Clean IP Blog Rates Solar P’s & Q’s

Justin Blows published the results of a recent study on his Clean IP blog regarding solar patent quality.  The study focuses on Australian patentees in particular but includes data from other countries as well.

Blows and his colleague George Mokdsi, both of the Griffith Hack law firm, attempted to measure the quality of patents relating to solar power technologies by using the number of times a patent was cited during prosecution of subsequent patent applications as a proxy for patent quality. 

The theory is that oft-cited patents are likely to involve foundational technologies that others in an industry may need access to.  These patents also provide strong protection to the patentee by forcing later patent applications to reduce their scope of protection:

A patent that discloses a technology with strong foundational characteristics is likely to be cited during the prosecution of a latter filed patent that discloses incremental advances on the same technology.  Often, the foundational patent will force down the scope of protection afforded by latter filed patents.  Thus, patents with high citation counts generally provide broad and robust protection.

The analysis was restricted to U.S. patents and the data was retrieved from the U.S. Patent and Trademark Office.  However, patentees from a number of countries were considered, including the U.S., Great Britain, Japan, Germany, France, Australia, Italy, China, Korea and Taiwan.

The study found that U.S. patentees have the highest quality solar power patents:

Patents from the US are on average cited the most, at 2.9 times per application.  By this metric, US solar patents have on average the highest quality. 

The study also notes trends in solar patent quality, with Japan’s quality increasing and the U.S.’s and Australia’s declining.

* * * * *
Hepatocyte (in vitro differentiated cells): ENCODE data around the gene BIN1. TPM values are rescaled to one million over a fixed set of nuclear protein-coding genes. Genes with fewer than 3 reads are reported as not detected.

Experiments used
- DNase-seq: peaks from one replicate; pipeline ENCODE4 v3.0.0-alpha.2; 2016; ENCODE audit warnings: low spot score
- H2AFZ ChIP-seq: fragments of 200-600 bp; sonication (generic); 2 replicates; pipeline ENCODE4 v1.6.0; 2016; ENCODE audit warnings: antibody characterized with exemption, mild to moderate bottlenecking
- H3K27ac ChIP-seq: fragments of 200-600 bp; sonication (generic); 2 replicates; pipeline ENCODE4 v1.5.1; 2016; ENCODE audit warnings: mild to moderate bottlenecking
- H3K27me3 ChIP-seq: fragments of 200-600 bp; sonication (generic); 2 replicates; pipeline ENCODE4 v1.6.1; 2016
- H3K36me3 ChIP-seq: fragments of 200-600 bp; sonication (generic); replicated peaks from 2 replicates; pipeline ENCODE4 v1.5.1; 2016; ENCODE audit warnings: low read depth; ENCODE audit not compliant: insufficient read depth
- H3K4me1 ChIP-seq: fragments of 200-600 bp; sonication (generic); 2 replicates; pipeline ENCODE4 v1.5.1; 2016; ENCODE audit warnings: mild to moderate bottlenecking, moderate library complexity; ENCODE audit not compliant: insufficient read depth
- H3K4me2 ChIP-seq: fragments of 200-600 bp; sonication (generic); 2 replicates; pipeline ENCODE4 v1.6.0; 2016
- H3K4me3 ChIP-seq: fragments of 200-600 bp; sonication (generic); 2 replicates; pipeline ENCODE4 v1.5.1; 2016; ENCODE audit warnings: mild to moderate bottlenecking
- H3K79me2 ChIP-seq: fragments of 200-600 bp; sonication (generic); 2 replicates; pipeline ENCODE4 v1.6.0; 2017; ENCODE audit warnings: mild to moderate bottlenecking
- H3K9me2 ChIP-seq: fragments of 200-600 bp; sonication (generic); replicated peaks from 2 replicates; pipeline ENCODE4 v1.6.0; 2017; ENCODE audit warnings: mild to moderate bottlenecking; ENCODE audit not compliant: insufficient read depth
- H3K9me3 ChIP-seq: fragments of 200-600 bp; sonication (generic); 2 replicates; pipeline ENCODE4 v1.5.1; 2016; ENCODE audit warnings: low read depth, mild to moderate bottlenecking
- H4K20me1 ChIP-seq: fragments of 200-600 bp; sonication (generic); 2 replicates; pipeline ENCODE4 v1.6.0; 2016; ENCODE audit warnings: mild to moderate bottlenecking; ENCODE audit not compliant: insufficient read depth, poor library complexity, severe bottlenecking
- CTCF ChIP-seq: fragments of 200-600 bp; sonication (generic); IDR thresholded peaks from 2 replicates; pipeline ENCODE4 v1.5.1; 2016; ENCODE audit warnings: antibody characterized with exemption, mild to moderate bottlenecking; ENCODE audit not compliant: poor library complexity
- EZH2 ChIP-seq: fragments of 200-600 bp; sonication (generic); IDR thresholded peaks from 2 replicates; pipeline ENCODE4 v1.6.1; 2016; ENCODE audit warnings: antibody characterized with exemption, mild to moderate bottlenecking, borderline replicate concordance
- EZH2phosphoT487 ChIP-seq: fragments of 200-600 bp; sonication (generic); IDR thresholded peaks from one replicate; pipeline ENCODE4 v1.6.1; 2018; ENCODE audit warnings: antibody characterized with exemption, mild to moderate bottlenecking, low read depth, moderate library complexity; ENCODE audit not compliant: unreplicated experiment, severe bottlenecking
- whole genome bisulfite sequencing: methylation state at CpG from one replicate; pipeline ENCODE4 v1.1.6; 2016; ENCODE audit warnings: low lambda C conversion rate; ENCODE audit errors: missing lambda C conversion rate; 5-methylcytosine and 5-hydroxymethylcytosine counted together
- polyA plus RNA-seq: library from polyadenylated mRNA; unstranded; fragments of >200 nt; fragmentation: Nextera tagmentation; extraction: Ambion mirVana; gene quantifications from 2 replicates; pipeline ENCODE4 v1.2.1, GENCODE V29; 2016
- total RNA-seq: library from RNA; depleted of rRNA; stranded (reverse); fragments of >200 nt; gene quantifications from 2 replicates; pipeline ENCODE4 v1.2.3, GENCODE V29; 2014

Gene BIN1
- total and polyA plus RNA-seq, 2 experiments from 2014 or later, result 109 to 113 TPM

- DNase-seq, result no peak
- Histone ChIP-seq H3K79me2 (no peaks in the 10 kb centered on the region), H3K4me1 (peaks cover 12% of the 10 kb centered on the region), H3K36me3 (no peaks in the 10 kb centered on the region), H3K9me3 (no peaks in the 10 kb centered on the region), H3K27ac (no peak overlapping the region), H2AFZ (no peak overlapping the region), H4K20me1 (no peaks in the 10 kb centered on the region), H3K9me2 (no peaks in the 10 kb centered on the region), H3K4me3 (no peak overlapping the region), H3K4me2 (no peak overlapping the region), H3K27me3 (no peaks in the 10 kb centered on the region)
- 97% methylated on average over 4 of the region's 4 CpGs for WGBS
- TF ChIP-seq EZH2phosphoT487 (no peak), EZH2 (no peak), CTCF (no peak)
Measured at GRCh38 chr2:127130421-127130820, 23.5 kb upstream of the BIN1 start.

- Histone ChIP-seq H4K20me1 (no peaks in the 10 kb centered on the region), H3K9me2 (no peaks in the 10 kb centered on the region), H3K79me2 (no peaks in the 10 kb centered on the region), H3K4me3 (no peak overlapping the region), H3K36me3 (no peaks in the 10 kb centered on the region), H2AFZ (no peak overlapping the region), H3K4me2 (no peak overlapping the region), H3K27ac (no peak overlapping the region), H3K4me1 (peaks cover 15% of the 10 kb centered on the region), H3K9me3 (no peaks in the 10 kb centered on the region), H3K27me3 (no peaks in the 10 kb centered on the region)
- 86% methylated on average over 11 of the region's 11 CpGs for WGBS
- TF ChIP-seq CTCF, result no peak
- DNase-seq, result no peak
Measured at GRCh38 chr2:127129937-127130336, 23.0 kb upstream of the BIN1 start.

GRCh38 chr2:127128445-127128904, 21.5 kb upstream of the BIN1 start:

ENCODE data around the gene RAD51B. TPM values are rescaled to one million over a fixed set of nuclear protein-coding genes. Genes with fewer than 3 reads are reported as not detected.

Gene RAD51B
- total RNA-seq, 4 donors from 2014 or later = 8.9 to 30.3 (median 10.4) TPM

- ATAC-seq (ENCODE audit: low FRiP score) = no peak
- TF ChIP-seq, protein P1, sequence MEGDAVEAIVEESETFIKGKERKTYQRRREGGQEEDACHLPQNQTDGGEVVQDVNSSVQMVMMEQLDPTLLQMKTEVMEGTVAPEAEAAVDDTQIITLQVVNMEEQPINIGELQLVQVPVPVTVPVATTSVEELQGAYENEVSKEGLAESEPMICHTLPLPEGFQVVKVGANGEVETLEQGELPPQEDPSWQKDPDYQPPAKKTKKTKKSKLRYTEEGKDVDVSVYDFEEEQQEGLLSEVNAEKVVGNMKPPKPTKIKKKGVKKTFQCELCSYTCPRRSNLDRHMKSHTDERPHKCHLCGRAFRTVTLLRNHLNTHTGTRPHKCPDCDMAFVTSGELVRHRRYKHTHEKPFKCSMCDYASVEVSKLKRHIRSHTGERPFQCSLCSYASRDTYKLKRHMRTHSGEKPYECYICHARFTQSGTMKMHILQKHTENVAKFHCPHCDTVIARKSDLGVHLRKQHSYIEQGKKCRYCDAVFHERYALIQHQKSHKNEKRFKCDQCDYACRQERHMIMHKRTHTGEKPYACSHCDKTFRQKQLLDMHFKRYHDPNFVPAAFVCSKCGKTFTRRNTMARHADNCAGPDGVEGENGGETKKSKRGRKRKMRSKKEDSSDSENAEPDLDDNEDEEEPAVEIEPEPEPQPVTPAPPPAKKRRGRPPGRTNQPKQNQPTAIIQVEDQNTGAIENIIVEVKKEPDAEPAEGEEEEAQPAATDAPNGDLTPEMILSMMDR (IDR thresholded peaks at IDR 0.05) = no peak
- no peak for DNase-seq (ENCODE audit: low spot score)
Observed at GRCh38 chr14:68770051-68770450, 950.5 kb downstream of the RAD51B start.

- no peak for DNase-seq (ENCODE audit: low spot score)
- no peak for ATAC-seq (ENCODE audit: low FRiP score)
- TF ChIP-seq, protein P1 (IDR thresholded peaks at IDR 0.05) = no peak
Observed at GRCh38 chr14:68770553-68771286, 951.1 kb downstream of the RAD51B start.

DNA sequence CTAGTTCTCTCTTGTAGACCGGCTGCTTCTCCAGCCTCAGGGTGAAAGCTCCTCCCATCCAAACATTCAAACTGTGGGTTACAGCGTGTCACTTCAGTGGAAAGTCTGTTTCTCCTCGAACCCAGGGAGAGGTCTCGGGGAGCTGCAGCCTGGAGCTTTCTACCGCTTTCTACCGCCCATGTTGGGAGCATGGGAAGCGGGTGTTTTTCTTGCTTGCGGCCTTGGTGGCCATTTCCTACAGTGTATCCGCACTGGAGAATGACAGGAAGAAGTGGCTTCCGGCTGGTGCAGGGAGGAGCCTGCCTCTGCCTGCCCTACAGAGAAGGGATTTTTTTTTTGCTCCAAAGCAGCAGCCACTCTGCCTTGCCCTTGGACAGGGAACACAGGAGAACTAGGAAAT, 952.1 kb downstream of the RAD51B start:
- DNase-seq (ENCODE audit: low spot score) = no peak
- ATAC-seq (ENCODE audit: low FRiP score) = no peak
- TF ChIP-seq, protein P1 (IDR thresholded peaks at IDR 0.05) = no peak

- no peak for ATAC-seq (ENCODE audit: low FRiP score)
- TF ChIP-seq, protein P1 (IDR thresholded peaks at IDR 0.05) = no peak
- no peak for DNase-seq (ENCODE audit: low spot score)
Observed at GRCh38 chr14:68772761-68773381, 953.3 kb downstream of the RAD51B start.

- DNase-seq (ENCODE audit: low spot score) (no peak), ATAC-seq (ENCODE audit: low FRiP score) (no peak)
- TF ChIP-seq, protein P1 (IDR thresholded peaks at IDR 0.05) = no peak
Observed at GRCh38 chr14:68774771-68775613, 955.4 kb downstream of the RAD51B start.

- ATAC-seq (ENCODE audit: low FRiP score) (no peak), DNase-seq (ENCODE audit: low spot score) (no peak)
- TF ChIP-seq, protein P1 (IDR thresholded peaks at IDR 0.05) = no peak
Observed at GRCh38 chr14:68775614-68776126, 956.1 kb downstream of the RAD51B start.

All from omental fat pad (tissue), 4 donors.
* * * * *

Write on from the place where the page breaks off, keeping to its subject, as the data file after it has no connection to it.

According to the study, the U.S. winner was U.S. Patent No. 6,297,539 (“‘539 Patent”), which was cited 181 times.  The ‘539 Patent, issued October 2, 2001, is entitled “Doped zirconia, or zirconia-like, dielectric film transistor structure and deposition method for same” and lists Sharp Laboratories of America as the assignee.

The Australian winner was U.S. Patent No. 6,429,037 (‘037 Patent), cited 17 times.  The ‘037 Patent issued August 6, 2002 and is entitled “Self aligning method for forming a selective emitter and metallization in a solar cell”.   The ‘037 Patent lists Unisearch Limited, a Syndey company, as the assignee.

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Eric Lane

Eric Lane, the founder and principal of Green Patent Law, is an intellectual property lawyer and registered U.S. patent attorney in New York and is a member of the bar in New York and California. Eric has more than two decades of experience working with wind, solar PV, CSP, biofuels, and geothermal, energy storage technologies, carbon capture and sequestration, medical devices, data communications, mechanical, chemical, internet and software.